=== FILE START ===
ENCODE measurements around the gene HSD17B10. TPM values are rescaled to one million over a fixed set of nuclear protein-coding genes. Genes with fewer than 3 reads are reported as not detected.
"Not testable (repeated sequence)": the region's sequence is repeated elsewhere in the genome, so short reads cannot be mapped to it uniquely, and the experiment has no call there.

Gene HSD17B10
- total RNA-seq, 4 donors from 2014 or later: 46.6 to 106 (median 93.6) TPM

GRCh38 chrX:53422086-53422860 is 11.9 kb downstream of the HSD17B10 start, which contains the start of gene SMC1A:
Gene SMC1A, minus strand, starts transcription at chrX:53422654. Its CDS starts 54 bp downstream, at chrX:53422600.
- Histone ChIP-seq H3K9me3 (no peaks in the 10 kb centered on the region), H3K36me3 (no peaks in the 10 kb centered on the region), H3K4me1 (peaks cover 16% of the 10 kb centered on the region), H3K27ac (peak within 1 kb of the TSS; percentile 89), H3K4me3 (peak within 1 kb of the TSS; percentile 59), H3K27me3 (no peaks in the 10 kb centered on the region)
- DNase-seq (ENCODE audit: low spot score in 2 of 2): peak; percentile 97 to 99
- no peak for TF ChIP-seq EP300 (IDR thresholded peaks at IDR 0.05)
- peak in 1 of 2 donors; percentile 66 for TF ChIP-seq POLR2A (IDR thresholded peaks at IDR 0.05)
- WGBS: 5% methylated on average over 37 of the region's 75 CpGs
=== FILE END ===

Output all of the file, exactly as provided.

ENCODE measurements around the gene HSD17B10. TPM values are rescaled to one million over a fixed set of nuclear protein-coding genes. Genes with fewer than 3 reads are reported as not detected.
"Not testable (repeated sequence)": the region's sequence is repeated elsewhere in the genome, so short reads cannot be mapped to it uniquely, and the experiment has no call there.

Gene HSD17B10
- total RNA-seq, 4 donors from 2014 or later: 46.6 to 106 (median 93.6) TPM

GRCh38 chrX:53422086-53422860 is 11.9 kb downstream of the HSD17B10 start, which contains the start of gene SMC1A:
Gene SMC1A, minus strand, starts transcription at chrX:53422654. Its CDS starts 54 bp downstream, at chrX:53422600.
- Histone ChIP-seq H3K9me3 (no peaks in the 10 kb centered on the region), H3K36me3 (no peaks in the 10 kb centered on the region), H3K4me1 (peaks cover 16% of the 10 kb centered on the region), H3K27ac (peak within 1 kb of the TSS; percentile 89), H3K4me3 (peak within 1 kb of the TSS; percentile 59), H3K27me3 (no peaks in the 10 kb centered on the region)
- DNase-seq (ENCODE audit: low spot score in 2 of 2): peak; percentile 97 to 99
- no peak for TF ChIP-seq EP300 (IDR thresholded peaks at IDR 0.05)
- peak in 1 of 2 donors; percentile 66 for TF ChIP-seq POLR2A (IDR thresholded peaks at IDR 0.05)
- WGBS: 5% methylated on average over 37 of the region's 75 CpGs